In comparison to Figure 1, in the video in Figure 2 you can see that the stream progress has advanced significantly. For example, the match in the ProLeagueCSGO channel has already been started in my generated thumbnails, in comparison to still being at the caster desk in Figure 1. The channel thumbnails are also auto updating every 3 seconds. This allows to stay on the overview until an interesting thing happens on stream. You do not have to keep a stream running in the background to see what is going on.
Architecture Powering the Proof-Of-Concept
The core architecture is build in the Cloud on Amazon Web Services. The goal was to get a good scaling architecture, such that even large amounts of streams can be processed.
From a high-level perspective, this is how the architecture looks like.
The steps performed are:
- A GreaseMonkey userscript identifies stream names and their thumbnails that are currently in the viewport of the user’s browser. For each identified stream, it submits a request to Amazon API Gateway to get a more up to date thumbnail.
- API Gateway receives the request and passes it over to Amazon Lambda that answers with a JSON object containing the thumbnail in base64 encoded form.
- Amazon Lambda reads the request send by the user. It parses the desired channel name and quality that the user has requested. By utilizing the LiveStreamer API, it can extract the Twitch stream URL of the requested stream. Getting the stream URL takes quite some time, thus the stream URL is cached for a few hours inside Dynamo DB, to speed up subsequent requests. The stream URL then allows to perform parts of the HLS protocol. The playlist can be loaded and the latest stream segment containing the video data can be downloaded. FFMPEG is then utilized to extract a thumbnail from the stream segment.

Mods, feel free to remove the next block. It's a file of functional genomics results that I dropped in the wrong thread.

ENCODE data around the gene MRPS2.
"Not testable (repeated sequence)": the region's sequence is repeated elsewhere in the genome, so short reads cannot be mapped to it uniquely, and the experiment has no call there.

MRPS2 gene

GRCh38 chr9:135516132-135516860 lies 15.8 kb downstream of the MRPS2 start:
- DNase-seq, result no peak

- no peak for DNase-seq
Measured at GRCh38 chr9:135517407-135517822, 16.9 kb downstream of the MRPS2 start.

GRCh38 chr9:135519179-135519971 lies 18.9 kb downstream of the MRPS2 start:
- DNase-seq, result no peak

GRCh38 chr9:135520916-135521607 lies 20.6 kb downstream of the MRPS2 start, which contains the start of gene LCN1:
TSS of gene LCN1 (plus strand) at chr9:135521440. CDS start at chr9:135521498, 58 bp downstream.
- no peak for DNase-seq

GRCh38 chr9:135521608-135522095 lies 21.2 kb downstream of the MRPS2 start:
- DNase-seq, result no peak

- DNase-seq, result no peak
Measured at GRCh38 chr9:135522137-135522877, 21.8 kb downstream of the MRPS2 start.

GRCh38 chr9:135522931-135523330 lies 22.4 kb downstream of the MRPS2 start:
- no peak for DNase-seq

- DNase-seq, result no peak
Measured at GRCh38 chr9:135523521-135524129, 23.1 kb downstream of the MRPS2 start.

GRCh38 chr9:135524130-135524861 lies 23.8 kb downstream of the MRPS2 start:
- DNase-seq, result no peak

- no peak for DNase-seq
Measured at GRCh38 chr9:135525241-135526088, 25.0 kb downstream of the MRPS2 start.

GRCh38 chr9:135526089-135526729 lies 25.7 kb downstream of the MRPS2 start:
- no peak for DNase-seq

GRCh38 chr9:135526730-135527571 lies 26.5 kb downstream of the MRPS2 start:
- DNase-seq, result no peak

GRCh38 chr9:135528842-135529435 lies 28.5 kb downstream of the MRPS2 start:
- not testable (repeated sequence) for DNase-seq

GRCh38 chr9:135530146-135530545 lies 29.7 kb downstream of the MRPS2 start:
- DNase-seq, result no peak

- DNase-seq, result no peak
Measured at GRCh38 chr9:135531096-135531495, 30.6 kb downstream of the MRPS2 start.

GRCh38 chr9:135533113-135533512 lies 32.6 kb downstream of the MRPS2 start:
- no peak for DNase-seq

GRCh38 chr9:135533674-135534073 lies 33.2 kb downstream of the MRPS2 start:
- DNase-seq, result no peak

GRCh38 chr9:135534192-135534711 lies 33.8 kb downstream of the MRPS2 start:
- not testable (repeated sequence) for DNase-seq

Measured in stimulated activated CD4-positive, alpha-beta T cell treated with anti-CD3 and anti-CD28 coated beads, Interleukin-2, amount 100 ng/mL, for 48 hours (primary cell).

It turns out that once Amazon Lambda is warmed up, this process is quite fast. It takes around 200 milliseconds to get an up-to-date stream thumbnail.
Performance: At first, the PoC was struggling to generate thumbnails with a reasonable response time. I identified two main reasons for this. At first, the LiveStreamer API takes quite a while to load. Importing the
livestreamer package alone took nearly half a second. Additionally, getting the stream URL from Twitch also took quite some time. Introducing a caching mechanism for the stream URL allowed me to import LiveStreamer only when really needed and also avoid the slow lookup of a stream URL from Twitch.
Passing the thumbnail back to the client: At the time of my experiments, API Gateway did not support responding with binary data, for example an image file. The challenge was to pass back an image in another format. The solution I chose was to base64 encode the image data and pass it as string in a JSON response. On the browser side, the image can then directly be embedded in side the
src attribute of an image.
My PoC has successfully demonstrated that it is possible for a 3rd party service to generate more recent and auto refreshing thumbnails for Twitch channels. In comparison to the standard thumbnail delay of about 5 minutes, my PoC keeps up with the live stream and has no noticeable delay.
To bring this idea into a usable service requires some more hardening of the caching architecture to really support a high request rate. The biggest challenge might be to get approval of Twitch to run this service. From my understanding, the Twitch’s Terms of Service do forbid programmatic stream accesses and thus no generation of thumbnails seems possible.